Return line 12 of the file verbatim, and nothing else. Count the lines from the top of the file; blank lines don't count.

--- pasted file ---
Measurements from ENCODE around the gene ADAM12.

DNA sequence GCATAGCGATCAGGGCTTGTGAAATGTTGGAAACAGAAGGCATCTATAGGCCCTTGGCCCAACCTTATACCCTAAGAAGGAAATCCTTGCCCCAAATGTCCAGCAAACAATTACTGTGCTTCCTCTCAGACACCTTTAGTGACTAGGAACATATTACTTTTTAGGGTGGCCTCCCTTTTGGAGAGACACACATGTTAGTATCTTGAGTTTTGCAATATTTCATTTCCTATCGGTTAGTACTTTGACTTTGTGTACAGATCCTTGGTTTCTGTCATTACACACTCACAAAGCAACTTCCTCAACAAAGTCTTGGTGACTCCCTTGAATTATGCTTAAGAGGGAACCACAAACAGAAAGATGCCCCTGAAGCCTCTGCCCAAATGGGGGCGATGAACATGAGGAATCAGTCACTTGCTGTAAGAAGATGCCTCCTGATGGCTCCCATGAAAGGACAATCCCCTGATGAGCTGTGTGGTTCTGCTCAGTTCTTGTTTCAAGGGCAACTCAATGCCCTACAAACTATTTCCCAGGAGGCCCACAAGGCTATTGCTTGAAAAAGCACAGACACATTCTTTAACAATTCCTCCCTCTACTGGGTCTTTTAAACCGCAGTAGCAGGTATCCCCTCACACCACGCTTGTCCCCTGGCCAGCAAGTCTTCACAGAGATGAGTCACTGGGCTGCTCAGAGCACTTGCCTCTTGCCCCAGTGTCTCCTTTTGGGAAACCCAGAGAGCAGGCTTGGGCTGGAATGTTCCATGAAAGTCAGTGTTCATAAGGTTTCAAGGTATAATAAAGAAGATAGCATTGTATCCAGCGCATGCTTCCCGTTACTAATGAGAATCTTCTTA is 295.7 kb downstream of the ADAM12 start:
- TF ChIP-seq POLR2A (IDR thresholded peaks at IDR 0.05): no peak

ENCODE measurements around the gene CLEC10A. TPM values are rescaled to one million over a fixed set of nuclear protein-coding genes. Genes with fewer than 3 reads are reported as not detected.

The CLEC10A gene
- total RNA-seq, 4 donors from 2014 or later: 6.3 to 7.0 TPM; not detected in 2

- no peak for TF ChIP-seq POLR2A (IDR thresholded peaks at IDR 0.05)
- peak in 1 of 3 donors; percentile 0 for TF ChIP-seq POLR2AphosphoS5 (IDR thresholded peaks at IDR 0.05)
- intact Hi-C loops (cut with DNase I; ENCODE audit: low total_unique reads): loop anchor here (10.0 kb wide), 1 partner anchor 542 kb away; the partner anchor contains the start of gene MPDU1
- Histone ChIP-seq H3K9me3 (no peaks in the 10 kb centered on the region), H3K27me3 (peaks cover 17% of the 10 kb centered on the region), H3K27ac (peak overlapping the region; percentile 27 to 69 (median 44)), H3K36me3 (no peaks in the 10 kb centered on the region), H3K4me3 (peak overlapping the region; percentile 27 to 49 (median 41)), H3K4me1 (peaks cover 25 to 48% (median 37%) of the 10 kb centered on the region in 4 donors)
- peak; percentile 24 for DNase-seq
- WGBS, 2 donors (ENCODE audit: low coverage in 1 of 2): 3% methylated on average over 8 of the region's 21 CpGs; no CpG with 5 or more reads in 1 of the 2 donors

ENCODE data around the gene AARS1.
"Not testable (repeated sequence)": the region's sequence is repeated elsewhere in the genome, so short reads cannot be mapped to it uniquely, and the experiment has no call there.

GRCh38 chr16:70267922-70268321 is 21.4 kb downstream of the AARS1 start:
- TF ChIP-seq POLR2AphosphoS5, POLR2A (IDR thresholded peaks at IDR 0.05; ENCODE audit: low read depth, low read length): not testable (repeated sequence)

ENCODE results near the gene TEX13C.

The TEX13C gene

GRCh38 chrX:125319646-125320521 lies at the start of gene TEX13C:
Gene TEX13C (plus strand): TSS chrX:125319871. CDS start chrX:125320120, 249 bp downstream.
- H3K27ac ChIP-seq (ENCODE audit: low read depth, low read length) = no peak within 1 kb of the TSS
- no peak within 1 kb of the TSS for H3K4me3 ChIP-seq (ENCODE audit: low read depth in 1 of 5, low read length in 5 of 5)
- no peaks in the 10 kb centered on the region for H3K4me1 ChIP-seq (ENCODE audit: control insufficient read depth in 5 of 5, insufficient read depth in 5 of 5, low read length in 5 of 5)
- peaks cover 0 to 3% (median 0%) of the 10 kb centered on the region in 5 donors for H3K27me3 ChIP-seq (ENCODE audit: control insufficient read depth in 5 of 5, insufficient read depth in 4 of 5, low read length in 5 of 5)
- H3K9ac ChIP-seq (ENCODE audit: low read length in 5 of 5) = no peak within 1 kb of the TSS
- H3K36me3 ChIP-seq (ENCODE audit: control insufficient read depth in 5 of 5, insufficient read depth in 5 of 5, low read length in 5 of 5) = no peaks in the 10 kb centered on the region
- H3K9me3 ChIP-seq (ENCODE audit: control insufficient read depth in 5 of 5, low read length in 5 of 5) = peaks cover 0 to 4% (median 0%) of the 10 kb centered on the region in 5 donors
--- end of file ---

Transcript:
- WGBS, 2 donors (ENCODE audit: low coverage in 1 of 2): 3% methylated on average over 8 of the region's 21 CpGs; no CpG with 5 or more reads in 1 of the 2 donors